Sessions: Gang of Eight’s Enforcement Is Weaker Than 2007, ‘In Many Ways Much Weaker than ’86’
Senator Jeff Sessions, an outspoken critic of the Gang of Eight’s immigration bill, harshly criticized the legislation’s enforcement provisions today, saying “It’s dramatically weaker than the [previous] bills. It’s not the toughest bill ever. It’s much weaker than 2007. In many ways it’s much weaker than the ’86 bill. This is not going to work.” On Laura Ingraham’s radio show today, he said the bill “doesn’t do anything like [supporters] say it does.”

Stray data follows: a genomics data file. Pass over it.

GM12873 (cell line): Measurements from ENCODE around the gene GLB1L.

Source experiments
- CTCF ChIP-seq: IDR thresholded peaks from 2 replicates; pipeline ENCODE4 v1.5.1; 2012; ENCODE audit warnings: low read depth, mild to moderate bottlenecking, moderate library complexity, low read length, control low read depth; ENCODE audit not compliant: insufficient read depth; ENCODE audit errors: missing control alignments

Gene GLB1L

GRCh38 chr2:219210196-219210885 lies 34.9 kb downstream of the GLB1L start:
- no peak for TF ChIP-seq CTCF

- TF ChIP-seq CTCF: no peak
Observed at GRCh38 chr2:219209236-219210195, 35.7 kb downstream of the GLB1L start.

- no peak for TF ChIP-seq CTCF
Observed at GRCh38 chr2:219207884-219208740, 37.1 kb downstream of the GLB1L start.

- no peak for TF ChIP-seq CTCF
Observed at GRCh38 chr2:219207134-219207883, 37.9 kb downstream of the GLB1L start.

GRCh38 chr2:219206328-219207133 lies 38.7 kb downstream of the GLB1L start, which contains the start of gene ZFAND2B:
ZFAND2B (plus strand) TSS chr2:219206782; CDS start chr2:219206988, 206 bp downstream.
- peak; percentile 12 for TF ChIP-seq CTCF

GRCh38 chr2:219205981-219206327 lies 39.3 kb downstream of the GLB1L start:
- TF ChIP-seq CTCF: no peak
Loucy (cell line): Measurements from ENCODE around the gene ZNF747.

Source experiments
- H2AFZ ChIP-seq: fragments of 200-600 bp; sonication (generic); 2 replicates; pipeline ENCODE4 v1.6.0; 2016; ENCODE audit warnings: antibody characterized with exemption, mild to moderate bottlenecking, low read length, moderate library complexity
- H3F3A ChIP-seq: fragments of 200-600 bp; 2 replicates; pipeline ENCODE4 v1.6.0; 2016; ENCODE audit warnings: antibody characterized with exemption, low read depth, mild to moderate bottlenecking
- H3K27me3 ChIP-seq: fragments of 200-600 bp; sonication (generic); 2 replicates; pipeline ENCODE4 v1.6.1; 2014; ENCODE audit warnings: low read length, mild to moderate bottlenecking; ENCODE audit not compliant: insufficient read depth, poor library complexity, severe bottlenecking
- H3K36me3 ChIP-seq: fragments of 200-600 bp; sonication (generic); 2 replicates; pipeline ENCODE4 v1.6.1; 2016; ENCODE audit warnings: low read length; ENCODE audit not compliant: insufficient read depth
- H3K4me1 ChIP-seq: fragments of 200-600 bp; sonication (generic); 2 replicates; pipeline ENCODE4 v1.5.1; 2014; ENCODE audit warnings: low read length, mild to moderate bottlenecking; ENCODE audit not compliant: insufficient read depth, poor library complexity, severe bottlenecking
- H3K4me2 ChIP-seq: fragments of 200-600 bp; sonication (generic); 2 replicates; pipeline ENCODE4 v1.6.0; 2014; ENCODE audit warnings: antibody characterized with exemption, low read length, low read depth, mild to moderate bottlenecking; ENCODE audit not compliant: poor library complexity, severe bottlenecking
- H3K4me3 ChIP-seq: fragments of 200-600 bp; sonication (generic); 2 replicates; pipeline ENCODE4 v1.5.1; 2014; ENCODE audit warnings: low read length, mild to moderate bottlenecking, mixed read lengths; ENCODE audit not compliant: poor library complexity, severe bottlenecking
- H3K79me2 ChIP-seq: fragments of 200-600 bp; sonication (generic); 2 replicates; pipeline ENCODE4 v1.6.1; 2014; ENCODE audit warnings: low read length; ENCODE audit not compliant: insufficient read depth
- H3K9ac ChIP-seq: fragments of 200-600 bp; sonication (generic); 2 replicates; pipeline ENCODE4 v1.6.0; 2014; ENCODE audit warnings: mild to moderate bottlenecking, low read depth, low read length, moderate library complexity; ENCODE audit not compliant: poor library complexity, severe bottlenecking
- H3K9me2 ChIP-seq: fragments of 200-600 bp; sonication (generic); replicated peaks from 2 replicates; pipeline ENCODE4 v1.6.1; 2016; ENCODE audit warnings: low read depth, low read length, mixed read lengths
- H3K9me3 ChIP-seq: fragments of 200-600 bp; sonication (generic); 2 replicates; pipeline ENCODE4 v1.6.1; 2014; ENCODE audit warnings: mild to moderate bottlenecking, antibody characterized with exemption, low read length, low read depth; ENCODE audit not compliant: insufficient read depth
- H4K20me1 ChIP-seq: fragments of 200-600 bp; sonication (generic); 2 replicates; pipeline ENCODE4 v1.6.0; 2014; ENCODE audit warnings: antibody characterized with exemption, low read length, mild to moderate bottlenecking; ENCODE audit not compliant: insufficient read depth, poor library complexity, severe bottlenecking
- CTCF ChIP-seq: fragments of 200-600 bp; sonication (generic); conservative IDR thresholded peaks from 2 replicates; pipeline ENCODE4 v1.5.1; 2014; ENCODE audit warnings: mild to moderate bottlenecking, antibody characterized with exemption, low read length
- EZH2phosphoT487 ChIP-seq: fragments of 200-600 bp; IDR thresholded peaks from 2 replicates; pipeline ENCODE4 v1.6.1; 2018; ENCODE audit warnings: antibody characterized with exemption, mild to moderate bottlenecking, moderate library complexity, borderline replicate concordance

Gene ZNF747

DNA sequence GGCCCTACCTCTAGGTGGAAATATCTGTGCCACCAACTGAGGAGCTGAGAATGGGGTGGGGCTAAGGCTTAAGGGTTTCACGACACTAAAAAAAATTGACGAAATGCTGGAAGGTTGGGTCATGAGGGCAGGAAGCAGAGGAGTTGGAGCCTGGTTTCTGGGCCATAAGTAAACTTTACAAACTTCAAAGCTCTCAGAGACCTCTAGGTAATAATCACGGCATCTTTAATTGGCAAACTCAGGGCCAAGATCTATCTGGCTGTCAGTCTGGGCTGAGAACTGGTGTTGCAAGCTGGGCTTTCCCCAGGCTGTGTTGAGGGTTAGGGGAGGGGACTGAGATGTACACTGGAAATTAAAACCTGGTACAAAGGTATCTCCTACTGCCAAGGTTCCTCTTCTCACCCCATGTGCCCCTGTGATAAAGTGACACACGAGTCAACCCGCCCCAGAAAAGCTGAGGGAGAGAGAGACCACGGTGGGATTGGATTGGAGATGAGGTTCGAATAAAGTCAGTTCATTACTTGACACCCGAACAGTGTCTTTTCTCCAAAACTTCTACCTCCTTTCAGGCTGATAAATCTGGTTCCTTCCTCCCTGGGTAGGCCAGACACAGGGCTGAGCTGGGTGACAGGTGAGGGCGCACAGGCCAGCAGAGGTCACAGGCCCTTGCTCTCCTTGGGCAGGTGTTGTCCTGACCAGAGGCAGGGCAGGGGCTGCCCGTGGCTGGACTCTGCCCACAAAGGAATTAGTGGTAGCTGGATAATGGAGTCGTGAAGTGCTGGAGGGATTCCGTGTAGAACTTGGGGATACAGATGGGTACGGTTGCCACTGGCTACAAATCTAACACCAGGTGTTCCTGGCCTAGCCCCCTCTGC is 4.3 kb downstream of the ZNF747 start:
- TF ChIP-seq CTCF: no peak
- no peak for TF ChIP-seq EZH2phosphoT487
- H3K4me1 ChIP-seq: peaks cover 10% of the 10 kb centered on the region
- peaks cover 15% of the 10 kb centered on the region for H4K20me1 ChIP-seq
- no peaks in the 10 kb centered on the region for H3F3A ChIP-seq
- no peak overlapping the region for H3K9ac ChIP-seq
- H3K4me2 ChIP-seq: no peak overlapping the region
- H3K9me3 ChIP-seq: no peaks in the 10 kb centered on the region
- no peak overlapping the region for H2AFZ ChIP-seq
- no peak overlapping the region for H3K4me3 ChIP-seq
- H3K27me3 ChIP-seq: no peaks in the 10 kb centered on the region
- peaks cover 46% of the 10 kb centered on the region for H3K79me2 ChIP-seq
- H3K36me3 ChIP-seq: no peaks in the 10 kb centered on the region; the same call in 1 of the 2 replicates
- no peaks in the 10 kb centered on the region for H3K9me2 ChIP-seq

Gang of Eight proponent Karl Rove derided the requirements and security measures of the 1986 legalization in the Wall Street Journal last week; his argument drew a response from Reagan attorney general Ed Meese, pointing out that the bill had a number of ”penalties and hurdles” that turned out to be meaningless.
Asked about comments from Senator Lindsey Graham that the bill has 70 votes in the Senate, Session replied that the bill’s future is very much in doubt: “I think this bill is up in the air. I think a lot of senators are uncertain.”